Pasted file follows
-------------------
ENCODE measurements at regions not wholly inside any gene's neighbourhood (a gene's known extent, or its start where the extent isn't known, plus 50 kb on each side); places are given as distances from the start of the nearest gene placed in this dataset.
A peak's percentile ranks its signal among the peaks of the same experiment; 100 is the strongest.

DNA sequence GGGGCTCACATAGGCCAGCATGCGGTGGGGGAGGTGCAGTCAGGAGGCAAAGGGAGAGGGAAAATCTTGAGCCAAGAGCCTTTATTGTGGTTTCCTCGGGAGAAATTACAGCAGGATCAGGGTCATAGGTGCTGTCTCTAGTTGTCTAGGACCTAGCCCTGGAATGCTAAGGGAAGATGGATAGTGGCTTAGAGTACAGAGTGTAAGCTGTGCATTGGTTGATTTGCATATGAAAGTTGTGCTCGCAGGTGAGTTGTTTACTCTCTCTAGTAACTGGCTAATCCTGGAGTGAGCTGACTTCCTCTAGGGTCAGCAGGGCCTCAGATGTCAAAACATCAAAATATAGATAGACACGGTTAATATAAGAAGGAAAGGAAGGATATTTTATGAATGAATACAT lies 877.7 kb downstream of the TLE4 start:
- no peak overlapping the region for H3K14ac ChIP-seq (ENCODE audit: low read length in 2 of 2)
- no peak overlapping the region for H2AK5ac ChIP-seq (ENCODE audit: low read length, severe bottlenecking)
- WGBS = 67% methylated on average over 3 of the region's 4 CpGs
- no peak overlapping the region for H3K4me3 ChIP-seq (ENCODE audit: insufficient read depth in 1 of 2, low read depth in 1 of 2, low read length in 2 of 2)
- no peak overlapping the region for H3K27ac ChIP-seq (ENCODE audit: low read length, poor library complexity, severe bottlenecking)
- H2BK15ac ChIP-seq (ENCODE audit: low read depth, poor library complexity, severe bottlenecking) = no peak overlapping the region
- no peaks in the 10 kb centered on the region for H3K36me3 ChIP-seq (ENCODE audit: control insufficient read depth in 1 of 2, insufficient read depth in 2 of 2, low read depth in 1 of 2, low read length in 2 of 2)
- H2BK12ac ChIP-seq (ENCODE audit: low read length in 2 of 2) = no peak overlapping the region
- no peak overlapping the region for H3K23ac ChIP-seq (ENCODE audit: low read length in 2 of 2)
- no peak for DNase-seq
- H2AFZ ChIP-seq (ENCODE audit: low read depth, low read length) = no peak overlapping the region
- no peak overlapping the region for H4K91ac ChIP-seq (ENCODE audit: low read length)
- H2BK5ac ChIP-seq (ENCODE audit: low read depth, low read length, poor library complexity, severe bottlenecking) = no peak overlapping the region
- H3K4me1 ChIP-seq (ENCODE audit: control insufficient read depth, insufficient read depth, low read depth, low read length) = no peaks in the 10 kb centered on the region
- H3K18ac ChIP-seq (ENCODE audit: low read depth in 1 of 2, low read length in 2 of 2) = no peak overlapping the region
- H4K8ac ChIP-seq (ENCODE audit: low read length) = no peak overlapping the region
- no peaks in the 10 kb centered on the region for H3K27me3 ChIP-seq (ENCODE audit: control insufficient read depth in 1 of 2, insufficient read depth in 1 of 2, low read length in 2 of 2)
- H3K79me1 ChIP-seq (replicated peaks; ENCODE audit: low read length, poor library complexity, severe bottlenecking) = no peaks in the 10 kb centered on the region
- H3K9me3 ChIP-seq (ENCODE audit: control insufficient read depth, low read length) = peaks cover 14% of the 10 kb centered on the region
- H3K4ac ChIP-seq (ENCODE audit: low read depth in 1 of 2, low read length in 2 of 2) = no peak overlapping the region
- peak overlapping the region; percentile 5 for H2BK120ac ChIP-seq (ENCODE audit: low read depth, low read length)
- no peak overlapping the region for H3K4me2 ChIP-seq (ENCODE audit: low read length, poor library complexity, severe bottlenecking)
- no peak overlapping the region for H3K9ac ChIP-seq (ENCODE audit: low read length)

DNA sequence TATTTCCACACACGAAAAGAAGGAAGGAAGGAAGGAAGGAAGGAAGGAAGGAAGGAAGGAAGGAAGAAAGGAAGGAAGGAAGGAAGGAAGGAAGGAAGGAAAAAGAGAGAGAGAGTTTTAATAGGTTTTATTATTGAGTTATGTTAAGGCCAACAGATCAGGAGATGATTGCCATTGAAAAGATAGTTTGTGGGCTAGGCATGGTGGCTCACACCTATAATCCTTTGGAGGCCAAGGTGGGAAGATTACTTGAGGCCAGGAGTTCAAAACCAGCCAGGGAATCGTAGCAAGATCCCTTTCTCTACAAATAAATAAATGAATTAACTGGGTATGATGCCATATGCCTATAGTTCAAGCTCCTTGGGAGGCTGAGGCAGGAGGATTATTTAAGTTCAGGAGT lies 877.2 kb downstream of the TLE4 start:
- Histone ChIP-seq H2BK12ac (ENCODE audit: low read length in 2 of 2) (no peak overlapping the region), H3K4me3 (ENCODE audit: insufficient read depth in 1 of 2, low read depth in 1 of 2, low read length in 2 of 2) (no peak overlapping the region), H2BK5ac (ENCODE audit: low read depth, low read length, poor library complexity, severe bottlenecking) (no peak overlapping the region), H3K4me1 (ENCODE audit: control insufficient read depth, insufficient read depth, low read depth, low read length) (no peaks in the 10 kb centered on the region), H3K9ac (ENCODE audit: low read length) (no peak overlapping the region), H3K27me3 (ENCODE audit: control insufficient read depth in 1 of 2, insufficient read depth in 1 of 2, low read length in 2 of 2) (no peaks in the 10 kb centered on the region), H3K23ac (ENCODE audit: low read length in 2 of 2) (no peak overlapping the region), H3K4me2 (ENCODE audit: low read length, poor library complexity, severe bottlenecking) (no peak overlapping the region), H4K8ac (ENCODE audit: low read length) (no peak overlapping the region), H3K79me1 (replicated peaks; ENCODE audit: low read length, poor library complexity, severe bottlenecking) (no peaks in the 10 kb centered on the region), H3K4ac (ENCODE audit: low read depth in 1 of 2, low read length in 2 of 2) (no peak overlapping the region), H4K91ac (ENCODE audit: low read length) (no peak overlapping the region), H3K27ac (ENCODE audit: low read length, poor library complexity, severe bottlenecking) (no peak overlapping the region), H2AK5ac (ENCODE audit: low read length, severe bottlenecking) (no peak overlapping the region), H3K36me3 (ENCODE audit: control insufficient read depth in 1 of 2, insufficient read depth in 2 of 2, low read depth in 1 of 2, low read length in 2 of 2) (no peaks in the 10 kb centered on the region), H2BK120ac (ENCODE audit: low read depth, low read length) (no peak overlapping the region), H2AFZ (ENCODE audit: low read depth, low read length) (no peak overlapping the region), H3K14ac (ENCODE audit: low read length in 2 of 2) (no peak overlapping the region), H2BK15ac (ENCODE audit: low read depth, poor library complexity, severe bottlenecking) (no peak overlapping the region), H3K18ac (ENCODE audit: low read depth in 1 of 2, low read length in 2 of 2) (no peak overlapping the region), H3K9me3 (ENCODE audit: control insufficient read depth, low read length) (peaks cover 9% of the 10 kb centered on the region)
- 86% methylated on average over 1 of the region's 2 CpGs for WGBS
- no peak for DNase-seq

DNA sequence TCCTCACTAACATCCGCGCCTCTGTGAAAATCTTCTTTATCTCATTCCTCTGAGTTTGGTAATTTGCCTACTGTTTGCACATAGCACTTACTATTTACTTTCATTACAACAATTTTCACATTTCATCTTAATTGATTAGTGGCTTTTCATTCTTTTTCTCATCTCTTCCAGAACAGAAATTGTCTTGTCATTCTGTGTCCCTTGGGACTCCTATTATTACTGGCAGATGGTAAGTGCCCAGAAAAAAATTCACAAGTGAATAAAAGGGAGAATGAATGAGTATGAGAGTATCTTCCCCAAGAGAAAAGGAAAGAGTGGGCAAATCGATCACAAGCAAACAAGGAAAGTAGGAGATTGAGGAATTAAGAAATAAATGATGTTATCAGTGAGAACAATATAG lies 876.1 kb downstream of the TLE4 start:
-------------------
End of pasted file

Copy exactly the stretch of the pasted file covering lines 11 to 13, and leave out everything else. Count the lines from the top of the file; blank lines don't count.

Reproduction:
- H2BK12ac ChIP-seq (ENCODE audit: low read length in 2 of 2) = no peak overlapping the region
- no peak overlapping the region for H3K23ac ChIP-seq (ENCODE audit: low read length in 2 of 2)
- no peak for DNase-seq